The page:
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How to Fix Creaky Stairs

  • Transcript

    LESLIE: Tony in Virginia is on the line with some creaky stairs. Tell us what’s going on.

    TONY: Well, I’ve got a 55-year-old ranch house and this time, before we change the carpet, I’d like to try and get some of the creaks out of the stairs that go to the basement.

    TOM: OK.

    TONY: And on each step, I’ve put seven 2-inch screws where the – around where the finishing nails were. And then on the back plate, I put six screws. And some of the squeak is definitely better but they’re still very squeaky.

    TOM: So, what kind of staircase is it? Is it – do you know your stairs? Is this what’s called a “box stair,” where you have a wide stringer on the side of it that goes all the way down to the basement?

    TONY: Correct.

    TOM: And so can you get to that face? So could we screw through the stringer, into the edges of the treads?

    TONY: Boy, that would be tough because it’s a crawlspace. It’s possible but it would be almost heroic to get to that spot.

    TOM: OK, I hear you. So here is a way – and you’re going to carpet this, so we really don’t care how pretty this repair that I’m about to tell you to do is, because it’ll be covered by carpet.

    But where the treads go into the stringers, what you can do there is on a 45-degree angle, you can pilot first some small holes. And then drive the screws at an angle through the tread, catching as much of the tread meat as you dare and then going through the back of the tread and then into the stringer itself. Because probably where the tread pulls in and out of the stringer is where you’re getting most of your squeak. I’m going to imagine that what you screwed down right now is the attachment between the tread and the risers, because those are more accessible. But we want you to actually – to secure the tread into the stringers on both sides.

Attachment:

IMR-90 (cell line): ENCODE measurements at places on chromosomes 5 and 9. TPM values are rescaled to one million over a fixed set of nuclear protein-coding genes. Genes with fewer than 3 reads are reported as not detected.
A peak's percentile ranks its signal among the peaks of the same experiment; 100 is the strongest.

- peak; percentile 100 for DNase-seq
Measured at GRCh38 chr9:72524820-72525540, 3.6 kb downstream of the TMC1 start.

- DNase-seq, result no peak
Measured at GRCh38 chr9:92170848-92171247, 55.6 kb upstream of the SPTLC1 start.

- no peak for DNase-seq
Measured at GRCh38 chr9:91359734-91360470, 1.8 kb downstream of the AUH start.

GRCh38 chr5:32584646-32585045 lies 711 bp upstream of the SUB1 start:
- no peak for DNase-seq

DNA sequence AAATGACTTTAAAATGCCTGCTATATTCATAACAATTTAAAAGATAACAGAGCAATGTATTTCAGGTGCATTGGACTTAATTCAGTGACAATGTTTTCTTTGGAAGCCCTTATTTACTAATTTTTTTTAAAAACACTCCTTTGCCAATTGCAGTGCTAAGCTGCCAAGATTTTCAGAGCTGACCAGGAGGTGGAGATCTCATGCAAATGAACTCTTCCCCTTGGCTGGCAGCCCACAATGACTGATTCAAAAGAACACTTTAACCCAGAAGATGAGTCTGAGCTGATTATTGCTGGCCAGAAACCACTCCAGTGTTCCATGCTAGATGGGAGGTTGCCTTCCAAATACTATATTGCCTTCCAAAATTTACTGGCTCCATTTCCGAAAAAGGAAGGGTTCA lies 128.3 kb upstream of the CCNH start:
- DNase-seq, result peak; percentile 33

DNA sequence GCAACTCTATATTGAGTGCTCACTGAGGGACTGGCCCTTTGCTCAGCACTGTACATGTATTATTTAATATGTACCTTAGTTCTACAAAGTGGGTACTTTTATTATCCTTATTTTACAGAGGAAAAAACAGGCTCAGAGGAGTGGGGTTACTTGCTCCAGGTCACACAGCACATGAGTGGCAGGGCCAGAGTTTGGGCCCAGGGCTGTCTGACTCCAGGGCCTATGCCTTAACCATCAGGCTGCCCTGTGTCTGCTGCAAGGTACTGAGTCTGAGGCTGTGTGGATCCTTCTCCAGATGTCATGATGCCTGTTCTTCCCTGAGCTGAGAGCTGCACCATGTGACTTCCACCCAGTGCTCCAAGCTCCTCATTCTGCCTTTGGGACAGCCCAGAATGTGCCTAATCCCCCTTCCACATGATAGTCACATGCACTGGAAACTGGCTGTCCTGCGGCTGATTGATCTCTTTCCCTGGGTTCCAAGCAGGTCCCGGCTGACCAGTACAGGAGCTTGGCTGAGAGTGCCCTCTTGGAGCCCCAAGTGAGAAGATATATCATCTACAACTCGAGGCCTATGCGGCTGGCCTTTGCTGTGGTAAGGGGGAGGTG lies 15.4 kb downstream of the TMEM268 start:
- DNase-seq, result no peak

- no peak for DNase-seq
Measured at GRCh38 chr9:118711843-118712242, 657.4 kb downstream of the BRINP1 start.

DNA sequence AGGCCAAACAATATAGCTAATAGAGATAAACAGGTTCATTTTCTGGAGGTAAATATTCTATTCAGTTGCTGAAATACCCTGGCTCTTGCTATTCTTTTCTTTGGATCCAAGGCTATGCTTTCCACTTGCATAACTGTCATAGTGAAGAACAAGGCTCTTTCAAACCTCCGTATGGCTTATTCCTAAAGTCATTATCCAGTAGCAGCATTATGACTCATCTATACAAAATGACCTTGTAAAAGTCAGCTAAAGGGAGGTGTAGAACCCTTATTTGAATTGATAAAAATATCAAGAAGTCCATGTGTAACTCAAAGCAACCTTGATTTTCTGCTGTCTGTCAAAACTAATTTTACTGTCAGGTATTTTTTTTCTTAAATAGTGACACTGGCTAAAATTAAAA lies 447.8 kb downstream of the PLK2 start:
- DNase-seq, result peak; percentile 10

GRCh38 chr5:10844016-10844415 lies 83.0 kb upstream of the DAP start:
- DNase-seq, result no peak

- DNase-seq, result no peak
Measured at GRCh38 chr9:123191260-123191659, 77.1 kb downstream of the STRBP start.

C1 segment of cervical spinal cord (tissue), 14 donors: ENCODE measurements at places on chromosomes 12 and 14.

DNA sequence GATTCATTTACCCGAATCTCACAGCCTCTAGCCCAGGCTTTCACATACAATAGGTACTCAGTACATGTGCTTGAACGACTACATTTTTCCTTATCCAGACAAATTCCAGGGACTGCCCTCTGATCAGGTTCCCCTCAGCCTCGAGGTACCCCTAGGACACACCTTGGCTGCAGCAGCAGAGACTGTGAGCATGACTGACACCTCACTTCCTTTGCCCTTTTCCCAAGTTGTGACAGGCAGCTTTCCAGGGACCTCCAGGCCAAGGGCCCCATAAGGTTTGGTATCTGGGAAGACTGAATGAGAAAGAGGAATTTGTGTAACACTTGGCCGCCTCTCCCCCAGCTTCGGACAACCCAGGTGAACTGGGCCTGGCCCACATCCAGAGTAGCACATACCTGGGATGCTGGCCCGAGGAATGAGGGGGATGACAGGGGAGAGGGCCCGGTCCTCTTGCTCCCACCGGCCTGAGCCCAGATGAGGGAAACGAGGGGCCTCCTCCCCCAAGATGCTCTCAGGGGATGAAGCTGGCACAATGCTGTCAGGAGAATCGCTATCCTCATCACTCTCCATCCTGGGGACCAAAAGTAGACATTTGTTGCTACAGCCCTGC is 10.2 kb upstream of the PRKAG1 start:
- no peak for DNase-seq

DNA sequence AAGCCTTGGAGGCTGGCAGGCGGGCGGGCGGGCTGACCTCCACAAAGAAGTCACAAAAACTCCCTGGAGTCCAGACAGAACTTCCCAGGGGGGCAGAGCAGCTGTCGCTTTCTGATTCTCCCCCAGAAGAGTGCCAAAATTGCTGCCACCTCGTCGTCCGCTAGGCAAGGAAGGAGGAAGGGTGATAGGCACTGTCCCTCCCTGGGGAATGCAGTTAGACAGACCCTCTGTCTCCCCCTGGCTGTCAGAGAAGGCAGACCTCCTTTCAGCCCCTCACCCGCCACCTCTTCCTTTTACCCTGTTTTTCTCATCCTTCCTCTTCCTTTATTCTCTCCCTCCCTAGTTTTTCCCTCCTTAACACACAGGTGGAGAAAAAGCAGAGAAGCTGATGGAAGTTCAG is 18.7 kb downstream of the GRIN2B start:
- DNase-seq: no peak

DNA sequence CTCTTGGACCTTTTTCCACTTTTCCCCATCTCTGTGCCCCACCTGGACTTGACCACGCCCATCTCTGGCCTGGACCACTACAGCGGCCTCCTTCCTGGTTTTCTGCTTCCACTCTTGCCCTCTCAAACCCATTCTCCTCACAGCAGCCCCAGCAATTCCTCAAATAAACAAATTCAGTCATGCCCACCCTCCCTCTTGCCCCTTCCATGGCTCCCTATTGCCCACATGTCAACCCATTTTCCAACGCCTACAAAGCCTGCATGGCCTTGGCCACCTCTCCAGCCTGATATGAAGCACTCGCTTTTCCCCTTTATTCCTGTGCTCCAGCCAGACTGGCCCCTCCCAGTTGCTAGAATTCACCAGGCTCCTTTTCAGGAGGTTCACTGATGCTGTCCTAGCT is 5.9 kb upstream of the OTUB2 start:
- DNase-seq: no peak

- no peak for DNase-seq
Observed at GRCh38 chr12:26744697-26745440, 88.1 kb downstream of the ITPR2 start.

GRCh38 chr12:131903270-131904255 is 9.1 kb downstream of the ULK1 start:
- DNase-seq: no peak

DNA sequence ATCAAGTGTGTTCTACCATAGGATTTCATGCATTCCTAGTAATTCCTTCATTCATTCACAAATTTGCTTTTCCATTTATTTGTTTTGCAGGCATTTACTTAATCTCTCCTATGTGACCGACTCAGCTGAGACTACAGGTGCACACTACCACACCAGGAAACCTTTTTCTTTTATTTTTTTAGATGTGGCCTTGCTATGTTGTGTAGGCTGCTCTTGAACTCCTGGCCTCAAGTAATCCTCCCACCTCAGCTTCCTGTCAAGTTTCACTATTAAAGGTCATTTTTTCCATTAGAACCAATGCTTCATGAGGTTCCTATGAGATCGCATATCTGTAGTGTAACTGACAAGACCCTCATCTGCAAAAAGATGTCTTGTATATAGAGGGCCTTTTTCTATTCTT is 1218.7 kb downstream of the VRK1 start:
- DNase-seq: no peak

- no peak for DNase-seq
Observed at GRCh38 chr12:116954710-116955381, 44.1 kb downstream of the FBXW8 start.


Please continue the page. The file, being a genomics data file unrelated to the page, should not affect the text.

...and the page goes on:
So do that sort of by nailing – not nailing but screwing at a 45-degree angle, piloting first. But not with a big pilot: just enough to kind of keep the screw straight. And that will pull the tread down into the stringer and hopefully lock it in place. That plus what you’ve already done, Tony, I think is the best that you can do. You know, wood stairs have a lot of parts to them and they do move as you walk up and down. They will squeak. But if you try to secure those loose treads before you carpet them, I think it’ll make a big difference, OK?

    TONY: Thank you very much.

    TOM: You’re welcome. Good luck with that project. Thanks so much for calling us at 888-MONEY-PIT.

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